If you plan to scale out or up, in order to reach your target commercial volume, lean project delivery will help you move fast.
This means integrating design, engineering and construction teams and working with trade partners from the start to enable collaborative and quality-driven problem-solving. While you focus on development, this team of experts can focus on translating detailed process and facility planning into long-lead equipment procurement packages, which they will use to initiate high-quality offsite fabrication activities even before your product has been fully defined. This team can also work on accelerating regulatory approval by assembling preliminary documentation in lockstep with your facility’s evolution.
How do you navigate a collaborative partnership with BARDA and other health agencies?
The Biomedical Advanced Research and Development Authority (BARDA) is a key player in the offensive against COVID-19. Partnering with this agency and potentially leveraging existing BARDA sponsored facilities can be both an opportunity and a challenge for private drug companies. Test fitting a developed process into an existing facility and identifying potential capacity or compliance gaps requires world leading expertise.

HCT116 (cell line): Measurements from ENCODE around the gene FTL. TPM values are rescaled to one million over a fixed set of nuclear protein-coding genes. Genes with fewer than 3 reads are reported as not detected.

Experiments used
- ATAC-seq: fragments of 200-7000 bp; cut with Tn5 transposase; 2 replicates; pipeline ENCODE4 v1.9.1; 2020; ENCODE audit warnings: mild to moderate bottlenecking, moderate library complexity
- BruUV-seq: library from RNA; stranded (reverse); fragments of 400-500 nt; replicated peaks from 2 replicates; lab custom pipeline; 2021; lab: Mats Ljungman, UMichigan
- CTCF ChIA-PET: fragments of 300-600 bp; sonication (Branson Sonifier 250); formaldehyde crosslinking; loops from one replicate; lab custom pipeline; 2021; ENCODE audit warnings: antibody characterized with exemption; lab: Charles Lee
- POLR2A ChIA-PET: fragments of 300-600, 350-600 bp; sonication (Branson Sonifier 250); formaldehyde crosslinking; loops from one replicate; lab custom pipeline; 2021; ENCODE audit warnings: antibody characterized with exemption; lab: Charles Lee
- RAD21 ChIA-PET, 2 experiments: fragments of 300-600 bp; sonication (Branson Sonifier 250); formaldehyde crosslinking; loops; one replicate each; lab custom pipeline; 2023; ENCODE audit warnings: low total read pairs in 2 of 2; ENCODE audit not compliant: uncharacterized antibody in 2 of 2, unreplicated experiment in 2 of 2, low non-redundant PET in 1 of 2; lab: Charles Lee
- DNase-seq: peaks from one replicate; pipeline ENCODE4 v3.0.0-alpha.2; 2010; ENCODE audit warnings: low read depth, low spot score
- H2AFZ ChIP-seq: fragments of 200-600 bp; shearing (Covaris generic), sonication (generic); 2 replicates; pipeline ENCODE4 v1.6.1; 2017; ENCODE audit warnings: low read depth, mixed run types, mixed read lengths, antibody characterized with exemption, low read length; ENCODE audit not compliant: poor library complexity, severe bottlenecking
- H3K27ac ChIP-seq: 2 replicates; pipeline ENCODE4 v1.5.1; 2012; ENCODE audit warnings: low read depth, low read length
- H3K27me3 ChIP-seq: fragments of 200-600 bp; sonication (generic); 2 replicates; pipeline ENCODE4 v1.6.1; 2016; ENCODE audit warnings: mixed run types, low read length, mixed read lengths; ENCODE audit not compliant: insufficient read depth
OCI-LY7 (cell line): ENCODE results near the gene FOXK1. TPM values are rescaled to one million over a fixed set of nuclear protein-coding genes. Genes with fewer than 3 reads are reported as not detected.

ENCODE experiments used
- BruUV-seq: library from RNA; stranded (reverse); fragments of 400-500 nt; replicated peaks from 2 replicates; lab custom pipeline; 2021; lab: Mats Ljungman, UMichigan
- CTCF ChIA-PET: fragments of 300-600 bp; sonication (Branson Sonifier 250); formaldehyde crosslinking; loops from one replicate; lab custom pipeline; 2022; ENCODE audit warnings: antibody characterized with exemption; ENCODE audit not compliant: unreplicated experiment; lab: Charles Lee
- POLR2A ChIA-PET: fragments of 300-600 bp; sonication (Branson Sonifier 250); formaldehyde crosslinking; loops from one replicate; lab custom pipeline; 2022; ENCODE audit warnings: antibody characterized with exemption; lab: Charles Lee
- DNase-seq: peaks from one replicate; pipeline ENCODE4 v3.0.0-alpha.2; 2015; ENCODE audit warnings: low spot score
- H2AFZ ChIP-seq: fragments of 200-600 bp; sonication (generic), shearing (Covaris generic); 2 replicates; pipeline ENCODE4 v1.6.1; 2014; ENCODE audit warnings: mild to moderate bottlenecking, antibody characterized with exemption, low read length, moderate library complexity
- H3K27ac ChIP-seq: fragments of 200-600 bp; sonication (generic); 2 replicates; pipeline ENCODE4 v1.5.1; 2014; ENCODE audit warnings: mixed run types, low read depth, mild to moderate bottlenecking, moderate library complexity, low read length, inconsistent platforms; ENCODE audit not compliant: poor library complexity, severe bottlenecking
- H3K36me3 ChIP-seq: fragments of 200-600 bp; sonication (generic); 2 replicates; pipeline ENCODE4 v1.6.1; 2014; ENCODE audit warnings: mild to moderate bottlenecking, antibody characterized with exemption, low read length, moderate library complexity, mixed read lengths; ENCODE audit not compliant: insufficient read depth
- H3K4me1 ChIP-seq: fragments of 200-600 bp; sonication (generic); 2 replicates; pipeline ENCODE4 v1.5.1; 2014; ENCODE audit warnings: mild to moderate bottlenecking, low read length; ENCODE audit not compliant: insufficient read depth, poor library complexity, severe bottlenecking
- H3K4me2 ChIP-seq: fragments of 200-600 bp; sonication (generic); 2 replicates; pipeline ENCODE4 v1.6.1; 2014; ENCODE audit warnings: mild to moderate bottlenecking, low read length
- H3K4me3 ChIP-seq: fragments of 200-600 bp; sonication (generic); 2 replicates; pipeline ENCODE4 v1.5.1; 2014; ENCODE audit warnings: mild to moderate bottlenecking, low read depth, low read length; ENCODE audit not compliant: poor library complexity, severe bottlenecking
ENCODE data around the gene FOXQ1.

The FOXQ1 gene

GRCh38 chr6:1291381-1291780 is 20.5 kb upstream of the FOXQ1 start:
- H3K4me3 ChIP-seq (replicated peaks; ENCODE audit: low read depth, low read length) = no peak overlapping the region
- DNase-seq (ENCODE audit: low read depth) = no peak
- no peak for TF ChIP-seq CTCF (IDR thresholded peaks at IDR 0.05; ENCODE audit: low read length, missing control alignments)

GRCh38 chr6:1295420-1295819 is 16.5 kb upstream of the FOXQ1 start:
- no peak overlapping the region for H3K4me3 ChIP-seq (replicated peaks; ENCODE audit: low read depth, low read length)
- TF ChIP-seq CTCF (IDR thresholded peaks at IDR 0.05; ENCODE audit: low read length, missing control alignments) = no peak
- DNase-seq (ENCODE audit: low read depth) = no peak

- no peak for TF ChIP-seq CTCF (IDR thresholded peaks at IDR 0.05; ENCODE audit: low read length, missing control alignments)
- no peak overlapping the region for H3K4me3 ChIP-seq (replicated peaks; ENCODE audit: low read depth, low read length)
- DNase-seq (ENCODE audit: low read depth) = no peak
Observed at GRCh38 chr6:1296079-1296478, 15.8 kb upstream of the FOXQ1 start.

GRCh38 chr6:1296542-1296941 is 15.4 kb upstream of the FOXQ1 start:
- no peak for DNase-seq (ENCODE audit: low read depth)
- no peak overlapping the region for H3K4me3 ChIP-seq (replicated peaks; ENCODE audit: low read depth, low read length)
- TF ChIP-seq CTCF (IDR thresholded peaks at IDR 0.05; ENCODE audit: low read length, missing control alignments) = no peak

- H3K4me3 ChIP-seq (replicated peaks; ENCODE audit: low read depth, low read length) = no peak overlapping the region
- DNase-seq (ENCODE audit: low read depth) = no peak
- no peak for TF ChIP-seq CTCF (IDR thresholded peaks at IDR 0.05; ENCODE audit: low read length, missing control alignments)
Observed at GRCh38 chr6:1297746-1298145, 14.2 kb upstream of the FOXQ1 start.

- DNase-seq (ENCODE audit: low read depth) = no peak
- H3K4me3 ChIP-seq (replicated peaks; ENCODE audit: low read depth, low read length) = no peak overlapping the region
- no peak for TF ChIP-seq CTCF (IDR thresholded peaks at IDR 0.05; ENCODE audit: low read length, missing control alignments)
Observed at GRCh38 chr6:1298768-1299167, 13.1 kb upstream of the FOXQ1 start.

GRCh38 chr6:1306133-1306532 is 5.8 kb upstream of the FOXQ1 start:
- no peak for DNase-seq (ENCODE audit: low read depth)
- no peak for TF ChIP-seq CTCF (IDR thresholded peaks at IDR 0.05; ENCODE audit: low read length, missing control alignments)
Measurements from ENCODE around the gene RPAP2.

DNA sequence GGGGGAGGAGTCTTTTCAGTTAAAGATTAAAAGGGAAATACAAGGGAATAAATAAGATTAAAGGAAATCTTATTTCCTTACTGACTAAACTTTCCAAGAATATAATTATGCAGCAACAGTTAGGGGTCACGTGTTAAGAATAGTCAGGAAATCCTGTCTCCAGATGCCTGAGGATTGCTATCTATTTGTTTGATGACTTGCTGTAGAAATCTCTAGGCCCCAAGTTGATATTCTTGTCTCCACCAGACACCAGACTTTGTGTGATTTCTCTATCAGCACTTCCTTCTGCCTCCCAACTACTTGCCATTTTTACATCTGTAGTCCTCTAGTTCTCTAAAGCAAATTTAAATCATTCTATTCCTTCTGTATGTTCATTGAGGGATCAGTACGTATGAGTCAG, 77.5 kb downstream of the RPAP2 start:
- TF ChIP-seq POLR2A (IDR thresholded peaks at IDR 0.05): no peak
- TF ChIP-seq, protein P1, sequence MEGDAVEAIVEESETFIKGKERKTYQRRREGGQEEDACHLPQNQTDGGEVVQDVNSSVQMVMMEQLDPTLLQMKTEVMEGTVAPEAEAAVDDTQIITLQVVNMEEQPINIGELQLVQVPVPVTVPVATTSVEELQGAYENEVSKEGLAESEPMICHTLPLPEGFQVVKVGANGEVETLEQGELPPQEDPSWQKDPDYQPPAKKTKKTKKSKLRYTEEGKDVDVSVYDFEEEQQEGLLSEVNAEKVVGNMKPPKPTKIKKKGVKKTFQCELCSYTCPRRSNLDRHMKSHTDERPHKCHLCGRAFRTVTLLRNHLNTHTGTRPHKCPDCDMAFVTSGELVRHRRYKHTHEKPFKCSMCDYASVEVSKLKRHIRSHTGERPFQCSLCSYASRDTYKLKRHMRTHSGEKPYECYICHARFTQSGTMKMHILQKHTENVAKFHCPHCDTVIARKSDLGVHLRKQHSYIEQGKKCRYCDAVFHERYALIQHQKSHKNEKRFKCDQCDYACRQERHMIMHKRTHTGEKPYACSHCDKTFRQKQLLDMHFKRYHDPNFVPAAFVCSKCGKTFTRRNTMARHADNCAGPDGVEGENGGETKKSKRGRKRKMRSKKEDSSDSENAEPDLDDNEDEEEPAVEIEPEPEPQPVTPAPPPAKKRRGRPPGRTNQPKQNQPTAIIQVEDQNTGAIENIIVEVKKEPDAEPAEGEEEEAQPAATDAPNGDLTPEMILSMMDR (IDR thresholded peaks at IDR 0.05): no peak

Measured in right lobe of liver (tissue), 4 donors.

These drug companies need a partner with the process expertise and BARDA experience necessary to quickly and effectively meet these demands, evaluate the facility fit and enable rapid product changeover in response to this pandemic.
At CRB, we’ve helped numerous clients respond to escalating health threats and rapidly changing market conditions. Whether you’re on the verge of a breakthrough COVID-19 vaccine or a novel treatment for those suffering its symptoms, chances are we’ve stood in your footsteps before, and have already mapped the fastest possible route between where you are today and where you need to be tomorrow.